The Benaroyas also collected national and international glass artists, often with an association to the influential Pilchuck Glass School, including César Baldaccini, Howard Ben Tré, Kyohei Fujita, Ulrica Hydman-Vallien, Stanislav Libenský and Jaroslava Brychtová, Marvin Lipofsky, Raymond Martinez, Jay Musler, Seth Randal, Clifford Rainey, Julio Santos, Livio Seguso, Therman Statom, Lino Tagliapietra, and Bertil Vallien, among others. Mrs. Benaroya's personal passions include the international art deco glass by Daum and Lalique and fiber art by Olga de Omaral and Claire Zeisler.
Additionally, the Benaroya's gift includes significant paintings by key Northwest artists such as Leo Adams, Guy Anderson, Deborah Butterfield, Kenneth Callahan, Joseph Goldberg, Morris Graves, Paul Horiuchi, Jeffry Mitchell, Mark Tobey, and George Tsutakawa. "We look forward to sharing the full breadth of this gift with our visitors," added Hushka.
"My son Larry and I were very thoughtful in considering the best placement for the works of art that Jack and I collected. We approached TAM for many reasons; chief among them was the Museum's focus on Northwest art. We believe that our collection fits beautifully with TAM's holdings and mission. We also wanted to keep the collection together and in the Northwest," said Mrs. Benaroya. "Jack especially was passionate about the studio glass movement and we were early supporters. Finding the right home for our works is a very personal matter. This choice reflects and honors Jack's vision, and now sustains his legacy, to have these works on public view to inspire generations to come. It makes me very happy that he will be remembered in this way."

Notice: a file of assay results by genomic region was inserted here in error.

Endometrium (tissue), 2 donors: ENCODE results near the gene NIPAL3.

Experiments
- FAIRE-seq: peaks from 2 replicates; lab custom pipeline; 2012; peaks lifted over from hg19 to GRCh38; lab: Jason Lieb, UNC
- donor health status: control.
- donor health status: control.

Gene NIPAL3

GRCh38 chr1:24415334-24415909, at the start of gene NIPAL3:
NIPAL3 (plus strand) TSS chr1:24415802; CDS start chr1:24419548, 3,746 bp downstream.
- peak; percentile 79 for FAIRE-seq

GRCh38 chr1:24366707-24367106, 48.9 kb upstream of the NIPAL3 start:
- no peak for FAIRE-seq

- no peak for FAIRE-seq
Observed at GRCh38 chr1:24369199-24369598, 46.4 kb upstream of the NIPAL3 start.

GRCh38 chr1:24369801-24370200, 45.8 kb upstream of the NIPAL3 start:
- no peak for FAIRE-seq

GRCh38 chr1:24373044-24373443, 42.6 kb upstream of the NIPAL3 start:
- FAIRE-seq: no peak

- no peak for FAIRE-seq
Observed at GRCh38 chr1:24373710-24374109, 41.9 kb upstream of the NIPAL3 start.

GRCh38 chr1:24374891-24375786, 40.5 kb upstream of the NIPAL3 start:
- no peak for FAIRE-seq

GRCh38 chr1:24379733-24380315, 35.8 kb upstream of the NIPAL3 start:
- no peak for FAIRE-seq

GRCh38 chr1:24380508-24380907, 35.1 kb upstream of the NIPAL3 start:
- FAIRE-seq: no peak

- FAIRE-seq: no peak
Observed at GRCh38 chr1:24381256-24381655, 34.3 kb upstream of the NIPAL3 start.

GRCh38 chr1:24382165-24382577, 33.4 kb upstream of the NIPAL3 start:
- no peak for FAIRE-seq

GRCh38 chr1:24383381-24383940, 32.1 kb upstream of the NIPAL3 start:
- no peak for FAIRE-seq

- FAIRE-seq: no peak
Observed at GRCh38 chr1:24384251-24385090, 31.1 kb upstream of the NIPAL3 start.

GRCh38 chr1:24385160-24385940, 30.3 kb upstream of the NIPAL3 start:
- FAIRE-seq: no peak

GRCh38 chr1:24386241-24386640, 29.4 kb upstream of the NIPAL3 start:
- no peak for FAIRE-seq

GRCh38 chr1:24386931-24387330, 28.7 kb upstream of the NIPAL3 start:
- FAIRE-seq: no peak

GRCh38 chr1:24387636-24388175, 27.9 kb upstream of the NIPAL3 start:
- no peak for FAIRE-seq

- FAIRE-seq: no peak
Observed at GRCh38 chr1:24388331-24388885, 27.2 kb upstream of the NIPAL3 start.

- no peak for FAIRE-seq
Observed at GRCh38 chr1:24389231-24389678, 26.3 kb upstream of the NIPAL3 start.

This transformative gift advances TAM's collection strategy of building a premier regional collection that tells the story of the Northwest artistic identity in all its richness and complexity. TAM also collects art from the broader Western region, with more than 300 works of western American art gifted by the Haub family along with $20 million in expansion and endowment funds in 2012.
Underscoring the benefit of the gift within the community, Dale and Leslie Chihuly said, "Our dear friends Jack and Becky Benaroya have long inspired all of us with their generous and loving support of the arts in the region. They have also been devoted benefactors of the Pilchuck Glass School. We are delighted that, after decades of careful and passionate collecting, Becky and the family have decided to gift this important body of work to the Tacoma Art Museum where it can be enjoyed by the public for years to come."